--So maybe that's why the McOffense was so ... so conventional. I guess that's the right word. It seemed to be dives by Damien Harris behind a fullback, outside zone runs by Harris behind two tight ends, then play action. There's no shame in that. Newton has run the play action as well as anyone in the league this year. Including yesterday.

--But the offense has completely gotten away from what we thought it would be. Certainly what it was in Week 1 that worked so well. Where they establish Newton as a primary running threat, make teams have to account for him with a defender, and then use the numbers advantage to ... the Patriots ... um, advantage. I'm not saying run him 15 times a game. Just look like you're prepared to in order force defenses to have to be ready for it on every down. I can remember two run options. The one to James White that was ruled short and went unchallenged. And one on the touchdown drive to White that went nowhere. Newton's big runs were mostly scrambles when he found no one open. The one exception being a beautiful play design on the first possession. McDaniels came out running a lot of motions and misdirections. And on 3rd & 2 he sent White out to weak side slot, then motioned him across the formation. At the snap, Eluemenor motioned with him, drawing both the Will LB Alexander Johnson and the Mike Josey Jewell flowing toward the strong side. Only to have Onwenu bounce outside on Malik Reed and Newton tuck and run with it through the vacated space for 12. It was beautifully drawn up and run to perfection and I thought by now we'd be seeing more of it. 

--Or if not more of it, some variations off it. And variations off the variations. In that way Baltimore did last year. They were able to give defenses looks like they were going zone read so they had to be ready for it, only to have them turn out to be basic dives or straight handoffs. Then they'd run similiar plays but with different blockers pulling, including tight ends. So as the season went on, they'd have opposing defenses' brains tied into balloon animals. And it made everything they did that much more effective. We're not seeing that kind of progress, we're seeing regress. 

--Again to be fair to everyone involved, this isn't easy. It's not like when the remote doesn't work so you roll the batteries and it magically lets you flip back to your Halloween cupcake show again. Newton missed a game with a dangerous virus and they've spent two weeks remote learning like my kid's Spanish class so they deserve some consideration. But three weeks ago none of us was picturing them putting up 12 points at home against Denver, with four sacks, six tackles for loss, two interceptions and a fumble.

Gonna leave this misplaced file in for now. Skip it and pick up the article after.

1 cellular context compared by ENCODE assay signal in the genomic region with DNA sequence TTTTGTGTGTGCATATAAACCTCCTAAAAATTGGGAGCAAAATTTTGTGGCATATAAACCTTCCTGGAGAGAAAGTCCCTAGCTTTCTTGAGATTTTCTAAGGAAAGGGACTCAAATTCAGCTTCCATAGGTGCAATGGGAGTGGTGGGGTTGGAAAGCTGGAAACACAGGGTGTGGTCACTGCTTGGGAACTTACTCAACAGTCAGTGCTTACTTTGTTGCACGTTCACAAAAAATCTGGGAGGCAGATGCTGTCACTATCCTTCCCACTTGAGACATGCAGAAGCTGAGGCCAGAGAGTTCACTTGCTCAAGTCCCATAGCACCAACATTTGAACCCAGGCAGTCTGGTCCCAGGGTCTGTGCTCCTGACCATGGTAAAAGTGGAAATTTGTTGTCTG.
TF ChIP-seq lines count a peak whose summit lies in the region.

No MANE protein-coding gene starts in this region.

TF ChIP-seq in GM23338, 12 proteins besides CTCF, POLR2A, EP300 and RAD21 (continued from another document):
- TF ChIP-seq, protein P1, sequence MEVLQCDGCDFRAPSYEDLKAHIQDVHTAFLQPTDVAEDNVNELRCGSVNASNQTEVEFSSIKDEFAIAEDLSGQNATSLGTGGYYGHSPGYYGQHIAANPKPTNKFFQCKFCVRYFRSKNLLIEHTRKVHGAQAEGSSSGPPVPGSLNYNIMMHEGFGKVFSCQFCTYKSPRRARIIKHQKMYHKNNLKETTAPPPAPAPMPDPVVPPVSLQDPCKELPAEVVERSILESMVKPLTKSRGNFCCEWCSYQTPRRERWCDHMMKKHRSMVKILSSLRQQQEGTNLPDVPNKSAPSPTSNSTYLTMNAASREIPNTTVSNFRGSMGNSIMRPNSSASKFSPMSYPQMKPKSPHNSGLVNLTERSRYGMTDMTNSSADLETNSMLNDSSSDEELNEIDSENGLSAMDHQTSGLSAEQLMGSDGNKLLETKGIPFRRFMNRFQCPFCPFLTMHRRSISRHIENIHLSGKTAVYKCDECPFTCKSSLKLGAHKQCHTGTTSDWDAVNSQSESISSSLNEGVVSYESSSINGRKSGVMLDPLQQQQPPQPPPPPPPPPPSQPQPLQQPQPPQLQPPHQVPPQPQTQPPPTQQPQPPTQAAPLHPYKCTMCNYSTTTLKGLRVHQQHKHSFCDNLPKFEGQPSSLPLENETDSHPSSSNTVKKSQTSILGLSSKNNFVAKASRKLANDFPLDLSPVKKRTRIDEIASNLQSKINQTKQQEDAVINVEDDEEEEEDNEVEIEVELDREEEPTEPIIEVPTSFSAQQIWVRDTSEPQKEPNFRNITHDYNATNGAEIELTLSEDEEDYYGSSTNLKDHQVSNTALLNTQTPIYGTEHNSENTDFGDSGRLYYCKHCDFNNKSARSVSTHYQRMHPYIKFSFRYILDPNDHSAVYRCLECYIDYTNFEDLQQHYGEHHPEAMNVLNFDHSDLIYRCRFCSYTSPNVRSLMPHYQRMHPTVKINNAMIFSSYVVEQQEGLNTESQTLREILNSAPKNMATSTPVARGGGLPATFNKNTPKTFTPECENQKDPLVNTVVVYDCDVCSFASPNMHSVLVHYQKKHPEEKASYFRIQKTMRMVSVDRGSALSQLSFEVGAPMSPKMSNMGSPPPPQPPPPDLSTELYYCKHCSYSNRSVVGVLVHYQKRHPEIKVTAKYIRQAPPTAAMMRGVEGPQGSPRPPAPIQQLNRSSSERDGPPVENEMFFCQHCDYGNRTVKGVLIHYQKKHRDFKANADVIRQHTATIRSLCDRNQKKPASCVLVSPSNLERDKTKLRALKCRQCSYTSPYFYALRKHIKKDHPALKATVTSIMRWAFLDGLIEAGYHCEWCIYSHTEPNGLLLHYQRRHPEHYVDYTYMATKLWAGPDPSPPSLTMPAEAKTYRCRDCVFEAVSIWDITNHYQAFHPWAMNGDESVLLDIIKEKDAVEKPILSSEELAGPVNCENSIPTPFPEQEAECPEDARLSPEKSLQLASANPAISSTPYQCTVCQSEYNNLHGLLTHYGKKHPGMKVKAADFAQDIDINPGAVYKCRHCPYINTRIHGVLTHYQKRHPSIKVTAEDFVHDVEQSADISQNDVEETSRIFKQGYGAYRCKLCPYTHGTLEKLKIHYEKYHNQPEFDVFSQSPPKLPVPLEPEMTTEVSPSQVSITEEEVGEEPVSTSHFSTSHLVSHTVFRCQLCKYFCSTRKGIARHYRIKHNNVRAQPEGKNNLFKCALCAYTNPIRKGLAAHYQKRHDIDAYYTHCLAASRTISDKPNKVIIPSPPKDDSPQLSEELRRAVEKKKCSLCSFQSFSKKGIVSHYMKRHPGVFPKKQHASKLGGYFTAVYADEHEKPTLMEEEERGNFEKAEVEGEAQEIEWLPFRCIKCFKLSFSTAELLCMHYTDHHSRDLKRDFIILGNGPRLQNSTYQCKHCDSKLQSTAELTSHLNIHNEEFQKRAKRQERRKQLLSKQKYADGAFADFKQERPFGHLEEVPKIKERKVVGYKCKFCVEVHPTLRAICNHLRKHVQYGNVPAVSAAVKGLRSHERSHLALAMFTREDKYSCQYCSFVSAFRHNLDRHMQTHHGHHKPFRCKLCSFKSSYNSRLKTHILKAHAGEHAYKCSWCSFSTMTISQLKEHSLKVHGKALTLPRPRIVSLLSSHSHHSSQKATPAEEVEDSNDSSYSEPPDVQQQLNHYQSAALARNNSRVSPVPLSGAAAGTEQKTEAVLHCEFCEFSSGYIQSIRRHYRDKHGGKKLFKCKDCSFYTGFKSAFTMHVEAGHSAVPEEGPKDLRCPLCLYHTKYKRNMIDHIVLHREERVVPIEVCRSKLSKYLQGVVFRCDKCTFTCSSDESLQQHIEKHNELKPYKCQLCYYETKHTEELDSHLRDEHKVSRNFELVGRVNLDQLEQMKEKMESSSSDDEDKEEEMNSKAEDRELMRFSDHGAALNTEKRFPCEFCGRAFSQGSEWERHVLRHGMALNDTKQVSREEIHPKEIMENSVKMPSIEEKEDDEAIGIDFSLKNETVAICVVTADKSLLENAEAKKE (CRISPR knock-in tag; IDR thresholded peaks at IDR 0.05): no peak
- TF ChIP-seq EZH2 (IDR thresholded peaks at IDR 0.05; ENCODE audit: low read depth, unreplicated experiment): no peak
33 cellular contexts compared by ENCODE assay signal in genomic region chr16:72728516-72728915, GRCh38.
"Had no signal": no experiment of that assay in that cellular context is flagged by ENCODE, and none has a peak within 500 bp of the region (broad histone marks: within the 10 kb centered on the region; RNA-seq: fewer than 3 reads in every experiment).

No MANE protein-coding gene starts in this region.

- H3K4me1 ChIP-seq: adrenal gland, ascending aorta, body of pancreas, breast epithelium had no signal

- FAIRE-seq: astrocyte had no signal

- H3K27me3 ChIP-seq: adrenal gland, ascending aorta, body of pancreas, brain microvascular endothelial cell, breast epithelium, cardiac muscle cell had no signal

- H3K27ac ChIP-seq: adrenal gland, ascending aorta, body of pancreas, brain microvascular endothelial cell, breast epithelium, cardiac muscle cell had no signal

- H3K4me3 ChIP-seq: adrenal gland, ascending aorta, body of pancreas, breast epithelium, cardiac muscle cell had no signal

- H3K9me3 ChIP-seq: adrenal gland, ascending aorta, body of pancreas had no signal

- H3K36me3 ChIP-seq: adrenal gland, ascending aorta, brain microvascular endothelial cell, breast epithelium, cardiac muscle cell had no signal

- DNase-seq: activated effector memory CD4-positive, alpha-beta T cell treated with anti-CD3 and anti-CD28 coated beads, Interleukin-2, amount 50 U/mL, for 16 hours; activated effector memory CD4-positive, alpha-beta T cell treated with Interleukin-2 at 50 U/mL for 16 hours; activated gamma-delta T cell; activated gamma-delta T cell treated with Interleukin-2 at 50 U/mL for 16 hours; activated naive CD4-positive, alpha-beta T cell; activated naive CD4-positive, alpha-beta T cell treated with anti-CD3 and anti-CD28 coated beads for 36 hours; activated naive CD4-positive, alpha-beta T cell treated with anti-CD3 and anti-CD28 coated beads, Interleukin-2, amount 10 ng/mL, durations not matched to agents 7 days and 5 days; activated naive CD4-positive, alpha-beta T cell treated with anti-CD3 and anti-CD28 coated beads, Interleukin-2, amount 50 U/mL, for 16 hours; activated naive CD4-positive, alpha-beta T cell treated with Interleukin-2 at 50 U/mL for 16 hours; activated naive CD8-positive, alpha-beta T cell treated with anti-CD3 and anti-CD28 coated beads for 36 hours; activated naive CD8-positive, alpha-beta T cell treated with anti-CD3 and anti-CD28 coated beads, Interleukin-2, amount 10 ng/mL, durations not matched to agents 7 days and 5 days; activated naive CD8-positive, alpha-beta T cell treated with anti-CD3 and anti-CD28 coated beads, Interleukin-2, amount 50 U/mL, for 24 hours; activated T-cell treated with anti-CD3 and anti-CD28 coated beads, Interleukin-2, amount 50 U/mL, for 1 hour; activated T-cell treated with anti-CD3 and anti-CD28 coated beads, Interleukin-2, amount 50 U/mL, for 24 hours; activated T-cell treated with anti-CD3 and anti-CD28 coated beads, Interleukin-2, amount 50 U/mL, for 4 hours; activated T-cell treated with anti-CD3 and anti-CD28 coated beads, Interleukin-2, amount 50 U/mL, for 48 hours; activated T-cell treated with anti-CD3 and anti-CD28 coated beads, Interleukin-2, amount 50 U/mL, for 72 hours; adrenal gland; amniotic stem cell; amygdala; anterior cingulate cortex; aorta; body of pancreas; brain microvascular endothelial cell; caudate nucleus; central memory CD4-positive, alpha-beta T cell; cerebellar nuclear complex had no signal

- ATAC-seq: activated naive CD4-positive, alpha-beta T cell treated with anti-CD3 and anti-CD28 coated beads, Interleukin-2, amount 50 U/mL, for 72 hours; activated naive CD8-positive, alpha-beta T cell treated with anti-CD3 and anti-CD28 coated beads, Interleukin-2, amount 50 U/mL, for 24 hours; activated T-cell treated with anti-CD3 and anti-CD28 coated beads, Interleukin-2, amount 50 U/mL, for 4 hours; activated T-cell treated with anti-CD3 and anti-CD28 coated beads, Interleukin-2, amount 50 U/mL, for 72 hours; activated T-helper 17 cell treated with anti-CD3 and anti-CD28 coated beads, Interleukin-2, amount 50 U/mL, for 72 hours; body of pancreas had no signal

--Not that it was all bad. Even with a ragtag bunch of O-line conscripts playing out of position, there were some well executed plays. The second drive had a screen to White (set up by motion from Isaiah Zuber, who's fast become the new Cordarelle Patterson) behind a Joe Thuney block on Johnson and Wynn 10 yards upfield for 13. That kind of screen has so many moving parts it invariably draws an "ineligible man upfield" call. But they had the timing down perfectly. In a day where Newton had a hard time with passes behind the line of scrimmage getting Dikembe Motombo'ed, which is becoming a common problem, they're going to need more of that. 

--Which brings me to a place I fear to tread. With the exception of a few nice routes by Zuber (a 16-yard pickup on a deep cross from the Z-receiver spot, that Newton put just out of the reach of De'Vante Bausby, or it would've gone the other way) and Damiere Byrd (a couple of nice jobs of running off the corner and then breaking on the comebacker), the wide receivers didn't show up. Julian Edelman was in 43 snaps and I defy you to describe three things he did. N'Keal Harry was in more. And a complete N'on Factor. 

--I've been carrying a lot of water - five gallon Poland Springs bottles - for Harry. But that burden is getting awfully heavy when so many of his peers are establishing themselves as the next great generation of wideouts and he's producing zeros across the boxscore like yesterday. Harry did exactly two memorable things. One, was get earholed by Bryce Callahan once this ball was tipped: